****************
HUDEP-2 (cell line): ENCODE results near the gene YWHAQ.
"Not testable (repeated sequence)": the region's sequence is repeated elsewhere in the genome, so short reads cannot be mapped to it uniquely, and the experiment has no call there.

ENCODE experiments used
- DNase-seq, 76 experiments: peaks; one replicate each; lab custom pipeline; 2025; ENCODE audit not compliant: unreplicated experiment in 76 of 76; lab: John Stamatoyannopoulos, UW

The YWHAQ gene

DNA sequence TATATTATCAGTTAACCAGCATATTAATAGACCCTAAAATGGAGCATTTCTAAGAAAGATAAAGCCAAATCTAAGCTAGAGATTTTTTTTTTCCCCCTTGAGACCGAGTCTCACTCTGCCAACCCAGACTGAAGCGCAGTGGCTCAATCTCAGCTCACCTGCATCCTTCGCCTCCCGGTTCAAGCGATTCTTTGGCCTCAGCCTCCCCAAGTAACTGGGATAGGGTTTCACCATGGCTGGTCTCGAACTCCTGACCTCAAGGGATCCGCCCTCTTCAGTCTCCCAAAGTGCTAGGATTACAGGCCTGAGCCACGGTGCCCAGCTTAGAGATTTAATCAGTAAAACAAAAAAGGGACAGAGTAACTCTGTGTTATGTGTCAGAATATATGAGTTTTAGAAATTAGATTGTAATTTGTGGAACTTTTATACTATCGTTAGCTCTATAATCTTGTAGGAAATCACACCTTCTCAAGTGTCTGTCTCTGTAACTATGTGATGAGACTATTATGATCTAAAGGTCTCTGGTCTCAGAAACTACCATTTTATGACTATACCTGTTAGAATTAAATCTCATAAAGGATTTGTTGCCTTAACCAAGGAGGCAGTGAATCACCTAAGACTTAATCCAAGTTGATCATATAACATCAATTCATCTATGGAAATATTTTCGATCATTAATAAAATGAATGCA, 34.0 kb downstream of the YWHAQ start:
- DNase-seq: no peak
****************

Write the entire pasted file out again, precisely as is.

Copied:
HUDEP-2 (cell line): ENCODE results near the gene YWHAQ.
"Not testable (repeated sequence)": the region's sequence is repeated elsewhere in the genome, so short reads cannot be mapped to it uniquely, and the experiment has no call there.

ENCODE experiments used
- DNase-seq, 76 experiments: peaks; one replicate each; lab custom pipeline; 2025; ENCODE audit not compliant: unreplicated experiment in 76 of 76; lab: John Stamatoyannopoulos, UW

The YWHAQ gene

DNA sequence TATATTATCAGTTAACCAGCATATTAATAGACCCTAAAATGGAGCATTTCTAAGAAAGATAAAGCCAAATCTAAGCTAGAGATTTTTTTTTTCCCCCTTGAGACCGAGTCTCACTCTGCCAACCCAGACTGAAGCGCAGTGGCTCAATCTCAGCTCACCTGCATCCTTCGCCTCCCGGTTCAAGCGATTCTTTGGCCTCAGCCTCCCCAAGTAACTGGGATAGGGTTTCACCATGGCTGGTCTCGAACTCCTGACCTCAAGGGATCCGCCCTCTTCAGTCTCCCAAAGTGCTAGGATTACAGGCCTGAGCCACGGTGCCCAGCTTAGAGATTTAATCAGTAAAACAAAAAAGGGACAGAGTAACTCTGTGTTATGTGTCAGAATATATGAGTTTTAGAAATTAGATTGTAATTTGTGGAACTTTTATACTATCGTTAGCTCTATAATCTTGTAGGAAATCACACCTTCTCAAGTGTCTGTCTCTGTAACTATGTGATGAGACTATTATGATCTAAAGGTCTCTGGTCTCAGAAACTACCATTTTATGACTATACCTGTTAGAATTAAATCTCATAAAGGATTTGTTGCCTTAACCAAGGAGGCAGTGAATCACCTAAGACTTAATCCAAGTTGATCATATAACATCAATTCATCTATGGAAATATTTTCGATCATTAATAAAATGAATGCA, 34.0 kb downstream of the YWHAQ start:
- DNase-seq: no peak